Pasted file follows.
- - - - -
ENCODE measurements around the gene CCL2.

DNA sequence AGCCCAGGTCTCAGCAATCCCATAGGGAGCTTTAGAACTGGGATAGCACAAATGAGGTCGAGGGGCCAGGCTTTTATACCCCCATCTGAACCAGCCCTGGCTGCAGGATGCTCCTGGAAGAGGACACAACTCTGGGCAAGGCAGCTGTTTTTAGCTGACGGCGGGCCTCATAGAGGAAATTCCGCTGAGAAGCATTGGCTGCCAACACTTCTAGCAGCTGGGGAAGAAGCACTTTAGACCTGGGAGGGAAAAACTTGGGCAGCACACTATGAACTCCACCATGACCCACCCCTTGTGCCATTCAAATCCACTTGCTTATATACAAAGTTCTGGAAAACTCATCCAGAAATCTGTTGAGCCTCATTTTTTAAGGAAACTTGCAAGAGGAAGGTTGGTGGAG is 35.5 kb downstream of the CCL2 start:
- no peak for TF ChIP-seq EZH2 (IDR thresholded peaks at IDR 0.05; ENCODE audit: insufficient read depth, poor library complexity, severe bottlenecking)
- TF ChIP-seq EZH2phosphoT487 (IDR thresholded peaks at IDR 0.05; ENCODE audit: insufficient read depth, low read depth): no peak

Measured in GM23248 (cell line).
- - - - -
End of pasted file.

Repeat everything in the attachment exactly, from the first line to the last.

ENCODE measurements around the gene CCL2.

DNA sequence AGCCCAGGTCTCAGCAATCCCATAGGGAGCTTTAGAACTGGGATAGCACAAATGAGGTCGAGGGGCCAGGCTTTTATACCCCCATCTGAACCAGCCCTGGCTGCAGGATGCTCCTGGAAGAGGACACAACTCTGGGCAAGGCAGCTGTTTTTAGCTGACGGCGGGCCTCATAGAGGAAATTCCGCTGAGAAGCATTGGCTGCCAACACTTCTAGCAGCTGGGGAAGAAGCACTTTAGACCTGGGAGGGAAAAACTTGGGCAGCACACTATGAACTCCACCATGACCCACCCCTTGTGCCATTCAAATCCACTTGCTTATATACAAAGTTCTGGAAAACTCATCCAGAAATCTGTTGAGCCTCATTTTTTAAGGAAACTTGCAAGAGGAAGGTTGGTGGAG is 35.5 kb downstream of the CCL2 start:
- no peak for TF ChIP-seq EZH2 (IDR thresholded peaks at IDR 0.05; ENCODE audit: insufficient read depth, poor library complexity, severe bottlenecking)
- TF ChIP-seq EZH2phosphoT487 (IDR thresholded peaks at IDR 0.05; ENCODE audit: insufficient read depth, low read depth): no peak

Measured in GM23248 (cell line).